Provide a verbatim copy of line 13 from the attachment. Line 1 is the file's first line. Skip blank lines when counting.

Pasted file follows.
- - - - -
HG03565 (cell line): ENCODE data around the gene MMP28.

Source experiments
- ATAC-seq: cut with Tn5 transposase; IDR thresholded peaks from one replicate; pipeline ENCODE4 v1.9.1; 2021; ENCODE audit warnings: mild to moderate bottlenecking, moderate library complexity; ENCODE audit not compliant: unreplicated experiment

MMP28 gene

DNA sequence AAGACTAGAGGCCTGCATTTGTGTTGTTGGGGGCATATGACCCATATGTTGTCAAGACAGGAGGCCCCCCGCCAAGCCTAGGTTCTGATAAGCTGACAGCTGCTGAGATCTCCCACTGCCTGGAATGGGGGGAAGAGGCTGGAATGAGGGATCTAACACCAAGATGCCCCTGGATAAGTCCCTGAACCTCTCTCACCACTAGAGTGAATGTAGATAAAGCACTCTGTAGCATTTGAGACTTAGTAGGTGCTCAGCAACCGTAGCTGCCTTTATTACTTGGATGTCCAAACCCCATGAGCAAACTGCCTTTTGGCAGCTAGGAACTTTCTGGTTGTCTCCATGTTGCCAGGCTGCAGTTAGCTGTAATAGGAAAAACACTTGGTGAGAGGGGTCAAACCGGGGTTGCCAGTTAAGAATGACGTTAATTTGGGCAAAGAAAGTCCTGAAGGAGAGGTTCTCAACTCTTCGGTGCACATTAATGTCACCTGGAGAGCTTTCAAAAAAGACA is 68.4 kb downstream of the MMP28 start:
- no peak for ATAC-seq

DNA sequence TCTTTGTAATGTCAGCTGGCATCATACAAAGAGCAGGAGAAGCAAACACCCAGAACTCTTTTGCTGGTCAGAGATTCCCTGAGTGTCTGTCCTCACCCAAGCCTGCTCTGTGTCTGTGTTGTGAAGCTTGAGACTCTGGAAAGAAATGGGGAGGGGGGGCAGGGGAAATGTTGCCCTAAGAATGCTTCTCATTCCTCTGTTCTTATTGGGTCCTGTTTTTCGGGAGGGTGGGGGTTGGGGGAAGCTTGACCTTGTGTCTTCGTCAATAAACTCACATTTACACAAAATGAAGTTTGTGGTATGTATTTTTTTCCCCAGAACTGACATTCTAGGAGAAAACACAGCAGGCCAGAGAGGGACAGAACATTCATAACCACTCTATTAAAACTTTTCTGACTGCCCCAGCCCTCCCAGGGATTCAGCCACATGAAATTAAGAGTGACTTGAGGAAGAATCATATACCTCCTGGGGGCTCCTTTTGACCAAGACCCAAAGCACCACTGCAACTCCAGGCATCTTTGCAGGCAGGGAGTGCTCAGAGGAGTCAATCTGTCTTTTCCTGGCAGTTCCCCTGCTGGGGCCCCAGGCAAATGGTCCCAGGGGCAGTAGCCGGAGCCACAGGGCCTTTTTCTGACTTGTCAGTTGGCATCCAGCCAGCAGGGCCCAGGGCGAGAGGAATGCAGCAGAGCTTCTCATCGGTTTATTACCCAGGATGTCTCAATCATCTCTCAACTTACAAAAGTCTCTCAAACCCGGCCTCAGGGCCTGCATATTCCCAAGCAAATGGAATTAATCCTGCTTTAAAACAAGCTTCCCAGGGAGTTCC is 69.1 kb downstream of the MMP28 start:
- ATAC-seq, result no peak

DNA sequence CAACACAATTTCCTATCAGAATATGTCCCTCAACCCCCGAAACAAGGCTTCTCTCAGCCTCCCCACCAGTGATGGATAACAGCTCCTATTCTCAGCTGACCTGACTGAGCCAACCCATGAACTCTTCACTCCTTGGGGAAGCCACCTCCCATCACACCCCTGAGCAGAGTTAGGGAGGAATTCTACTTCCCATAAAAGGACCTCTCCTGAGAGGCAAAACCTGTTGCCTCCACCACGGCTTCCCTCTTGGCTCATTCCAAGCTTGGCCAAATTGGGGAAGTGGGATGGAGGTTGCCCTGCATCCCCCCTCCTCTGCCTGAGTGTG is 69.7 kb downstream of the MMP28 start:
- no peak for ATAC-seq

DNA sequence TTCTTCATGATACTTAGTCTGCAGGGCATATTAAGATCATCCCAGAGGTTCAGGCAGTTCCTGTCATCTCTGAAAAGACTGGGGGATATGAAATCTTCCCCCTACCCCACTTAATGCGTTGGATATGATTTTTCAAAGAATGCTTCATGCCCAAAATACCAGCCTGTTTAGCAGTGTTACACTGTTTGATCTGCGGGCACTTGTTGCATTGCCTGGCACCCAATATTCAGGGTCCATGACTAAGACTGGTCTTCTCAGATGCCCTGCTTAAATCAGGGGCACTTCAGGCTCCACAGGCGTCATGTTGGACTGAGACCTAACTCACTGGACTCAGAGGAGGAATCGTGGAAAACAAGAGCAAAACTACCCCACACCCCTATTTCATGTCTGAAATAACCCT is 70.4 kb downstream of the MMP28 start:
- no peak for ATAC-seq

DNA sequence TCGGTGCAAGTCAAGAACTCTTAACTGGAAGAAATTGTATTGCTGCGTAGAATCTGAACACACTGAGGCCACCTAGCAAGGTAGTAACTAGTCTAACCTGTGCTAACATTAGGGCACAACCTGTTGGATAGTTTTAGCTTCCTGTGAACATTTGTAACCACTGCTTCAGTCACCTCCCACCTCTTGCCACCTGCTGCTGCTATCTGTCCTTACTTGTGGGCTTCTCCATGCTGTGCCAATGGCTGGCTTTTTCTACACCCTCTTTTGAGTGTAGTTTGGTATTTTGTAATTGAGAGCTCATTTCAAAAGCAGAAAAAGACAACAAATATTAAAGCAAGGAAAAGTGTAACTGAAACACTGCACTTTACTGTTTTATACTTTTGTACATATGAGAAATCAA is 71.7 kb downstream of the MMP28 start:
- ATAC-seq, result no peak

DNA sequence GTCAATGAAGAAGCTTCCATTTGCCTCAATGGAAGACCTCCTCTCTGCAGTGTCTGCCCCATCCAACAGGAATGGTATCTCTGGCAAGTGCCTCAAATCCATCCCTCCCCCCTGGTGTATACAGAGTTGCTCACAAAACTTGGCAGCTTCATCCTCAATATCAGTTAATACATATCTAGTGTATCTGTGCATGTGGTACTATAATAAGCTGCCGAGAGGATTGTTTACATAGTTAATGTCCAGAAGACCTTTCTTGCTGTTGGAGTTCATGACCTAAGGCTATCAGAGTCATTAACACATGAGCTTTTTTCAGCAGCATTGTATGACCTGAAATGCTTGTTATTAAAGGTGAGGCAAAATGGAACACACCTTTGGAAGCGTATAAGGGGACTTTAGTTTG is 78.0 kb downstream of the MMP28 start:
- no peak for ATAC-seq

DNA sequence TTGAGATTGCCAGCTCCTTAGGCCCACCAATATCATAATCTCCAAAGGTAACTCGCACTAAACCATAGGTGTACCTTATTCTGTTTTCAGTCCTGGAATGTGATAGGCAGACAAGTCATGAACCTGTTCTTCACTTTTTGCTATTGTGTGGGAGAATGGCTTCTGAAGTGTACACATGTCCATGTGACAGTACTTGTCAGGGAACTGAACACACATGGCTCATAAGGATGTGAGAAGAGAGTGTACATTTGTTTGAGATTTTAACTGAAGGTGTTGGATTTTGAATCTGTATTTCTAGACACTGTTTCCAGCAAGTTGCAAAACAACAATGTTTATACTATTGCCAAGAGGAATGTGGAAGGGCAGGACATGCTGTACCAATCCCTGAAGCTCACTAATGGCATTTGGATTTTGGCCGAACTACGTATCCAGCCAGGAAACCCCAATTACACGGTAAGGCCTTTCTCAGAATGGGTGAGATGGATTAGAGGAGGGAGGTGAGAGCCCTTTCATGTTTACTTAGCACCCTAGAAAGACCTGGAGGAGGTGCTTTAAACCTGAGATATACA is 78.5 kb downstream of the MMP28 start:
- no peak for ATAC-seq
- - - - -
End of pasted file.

DNA sequence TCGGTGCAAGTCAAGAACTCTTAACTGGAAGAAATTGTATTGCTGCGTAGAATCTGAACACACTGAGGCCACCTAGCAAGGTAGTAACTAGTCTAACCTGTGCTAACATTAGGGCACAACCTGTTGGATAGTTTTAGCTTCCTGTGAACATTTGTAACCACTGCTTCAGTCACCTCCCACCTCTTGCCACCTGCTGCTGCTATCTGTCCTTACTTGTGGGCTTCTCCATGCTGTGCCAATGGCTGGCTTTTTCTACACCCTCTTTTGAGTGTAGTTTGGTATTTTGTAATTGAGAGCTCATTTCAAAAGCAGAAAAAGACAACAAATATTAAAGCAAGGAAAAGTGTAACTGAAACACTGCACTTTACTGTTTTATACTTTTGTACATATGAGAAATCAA is 71.7 kb downstream of the MMP28 start: